Download the full 2019 Impact Report
Since 1915, NEF has worked to build more sustainable, prosperous, and inclusive communities through education, community organizing, and economic development initiatives.
A Message from our President
Each year, I look forward to the opportunity to reflect on the past year and take stock of the progress the Near East Foundation has made with the support of our partners and donors. While challenges undoubtedly persist as conflict, displacement, inequity, and climate shocks continue to shape the communities where we work, so too do perseverance, progress, and community-led action. Even when turmoil and civil strife strike, as it did in the past year, NEF’s commitment to community ownership and local capacity makes it possible to quickly adapt and respond. I am proud to report that NEF’s impact in 2019 once again affirmed that tailored, locally supported action translates into meaningful change for vulnerable communities and results in tangible solutions to persistent development challenges.
This past year in Mali and Senegal, NEF worked with local authorities to strengthen climate finance systems and to fund community-prioritized investments that improve the resilience of natural resource-dependent communities. In Jordan and Lebanon, we continued to help people earn an income safely through our community-based livelihood support hubs (Siraj Centers). We have now broadened these services to offer access to finance and advanced business development training to support business growth and sustainability. We expanded our network of Siraj Centers to Syria and Iraq to accelerate community-led economic and agricultural recovery, helping people who were displaced from their homes by conflict to find ways to sustainably rebuild. And in Palestine, NEF facilitated collaboration between a private Israeli irrigation company, local financial institutions, and Palestinian farming cooperatives to improve irrigation technology, crop yields, and incomes for farmers.
Our greatest assets continue to be our local staff and partners, whose deep understanding of their communities allows NEF to deliver responsive and effective programs that combat the root causes of poverty and support upward mobility for those who need it most. While the frequency and scale of humanitarian crises are daunting, I remain confident in the potential to achieve lasting impact. I am uplifted by the resolve, determination, and ingenuity of our team, partners, and the individuals we serve. I hope you too find promise in these pages for what our collective action can achieve.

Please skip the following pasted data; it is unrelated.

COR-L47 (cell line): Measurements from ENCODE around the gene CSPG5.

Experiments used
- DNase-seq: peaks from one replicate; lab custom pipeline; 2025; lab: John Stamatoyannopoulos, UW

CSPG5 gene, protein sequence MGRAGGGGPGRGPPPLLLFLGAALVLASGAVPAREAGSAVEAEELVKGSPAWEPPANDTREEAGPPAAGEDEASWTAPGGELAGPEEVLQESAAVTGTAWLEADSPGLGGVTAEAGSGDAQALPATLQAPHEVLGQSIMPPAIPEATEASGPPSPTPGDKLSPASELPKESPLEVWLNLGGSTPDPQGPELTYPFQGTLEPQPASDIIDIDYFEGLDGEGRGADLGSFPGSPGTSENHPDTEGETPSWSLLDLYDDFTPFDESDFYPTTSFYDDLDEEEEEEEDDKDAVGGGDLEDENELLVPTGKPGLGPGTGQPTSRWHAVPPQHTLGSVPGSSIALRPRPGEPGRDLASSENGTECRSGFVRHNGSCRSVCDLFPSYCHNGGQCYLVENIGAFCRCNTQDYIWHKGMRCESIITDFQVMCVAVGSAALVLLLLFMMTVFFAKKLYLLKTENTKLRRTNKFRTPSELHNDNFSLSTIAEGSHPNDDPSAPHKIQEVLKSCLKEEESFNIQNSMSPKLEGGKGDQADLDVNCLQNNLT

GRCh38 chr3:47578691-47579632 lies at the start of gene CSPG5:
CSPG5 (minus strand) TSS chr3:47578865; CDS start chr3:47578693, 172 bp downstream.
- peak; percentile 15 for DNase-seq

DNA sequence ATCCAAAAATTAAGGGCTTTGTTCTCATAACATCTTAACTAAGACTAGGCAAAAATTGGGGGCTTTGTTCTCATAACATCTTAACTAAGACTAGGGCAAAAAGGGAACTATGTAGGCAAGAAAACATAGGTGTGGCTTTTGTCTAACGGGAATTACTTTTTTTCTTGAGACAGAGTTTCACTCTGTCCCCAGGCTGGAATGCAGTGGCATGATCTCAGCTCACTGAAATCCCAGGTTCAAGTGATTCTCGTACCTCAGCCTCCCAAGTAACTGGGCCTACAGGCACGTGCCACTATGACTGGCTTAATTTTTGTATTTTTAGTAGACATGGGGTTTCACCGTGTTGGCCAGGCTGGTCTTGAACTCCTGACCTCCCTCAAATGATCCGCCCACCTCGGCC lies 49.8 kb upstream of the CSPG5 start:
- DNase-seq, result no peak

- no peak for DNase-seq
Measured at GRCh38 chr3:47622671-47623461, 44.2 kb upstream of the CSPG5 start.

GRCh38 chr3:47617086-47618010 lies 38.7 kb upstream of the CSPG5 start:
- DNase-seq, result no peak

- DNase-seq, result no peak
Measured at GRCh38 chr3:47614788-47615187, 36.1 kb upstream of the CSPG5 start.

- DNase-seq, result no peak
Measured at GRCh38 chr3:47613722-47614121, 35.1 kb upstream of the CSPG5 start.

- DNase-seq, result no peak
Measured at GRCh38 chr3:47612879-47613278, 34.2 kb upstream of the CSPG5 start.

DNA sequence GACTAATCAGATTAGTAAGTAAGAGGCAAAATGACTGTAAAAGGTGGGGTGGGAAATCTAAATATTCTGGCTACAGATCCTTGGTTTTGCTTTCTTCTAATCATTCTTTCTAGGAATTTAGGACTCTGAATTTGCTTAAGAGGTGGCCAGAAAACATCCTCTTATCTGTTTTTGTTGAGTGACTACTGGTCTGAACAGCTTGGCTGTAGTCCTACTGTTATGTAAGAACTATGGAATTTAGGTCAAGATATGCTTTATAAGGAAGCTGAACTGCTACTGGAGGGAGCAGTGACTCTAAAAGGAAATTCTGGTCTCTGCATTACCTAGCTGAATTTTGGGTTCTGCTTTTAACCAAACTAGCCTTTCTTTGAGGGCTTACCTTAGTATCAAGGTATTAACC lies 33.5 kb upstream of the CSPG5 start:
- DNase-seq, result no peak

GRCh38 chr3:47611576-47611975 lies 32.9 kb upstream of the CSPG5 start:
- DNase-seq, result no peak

I am deeply grateful for your support. It makes all of the impact reflected in this report possible. Thank you for your continued commitment to building a more equitable and prosperous world.
With sincere gratitude,
Where We Work
directly benefited across nine countries
established to support post-conflict economic recovery
launched to strengthen NEF business support services
2 new offices
opened in Washington DC and Brussels, Belgium
from Charity Navigator for the fifth consecutive year
Commitment to climate resilience
made at the 2019 UN Secretary-General meeting
Inclusive Economic Development
In partnership with local community associations, we promote economic independence and social resilience through entrepreneurship, access to finance, and peer networks. Understanding that transformative, systemic change requires investments at the individual, community, and institutional levels, we focus on building the capacity of individual entrepreneurs and their communities. Our programs prioritize underserved and hard-to-reach entrepreneurs and build the local capacity of institutions to be more inclusive of these populations.
people with increased income through business expansion
people trained in financial literacy and business management
youth gained life skills and positive coping strategies
SPOTLIGHT: SIRAJ CENTERS
In Arabic, siraj means “lamp” or “light”. NEF’s Siraj Centers are community-based livelihood support hubs that help vulnerable people safely find employment, start businesses, and improve their incomes. Through tailored training, access to resources, peer networking, and market access facilitation, Siraj Centers help people gain transferable skills, create sustainable livelihoods, improve economic resilience, and provide a sense of community to cope with the challenges they face. Siraj Centers provide a beacon of hope, lighting the way forward.
Siraj Centers are community-run. They share standardized training curricula, educational materials, operating procedures, and quality standards. NEF’s micro-franchise model for these hubs helps ensure high-quality programming to support economic recovery that is tailored to each community’s needs. The NEF Siraj Center network currently includes 15 centers in underserved communities in Lebanon, Jordan, Syria, and Iraq.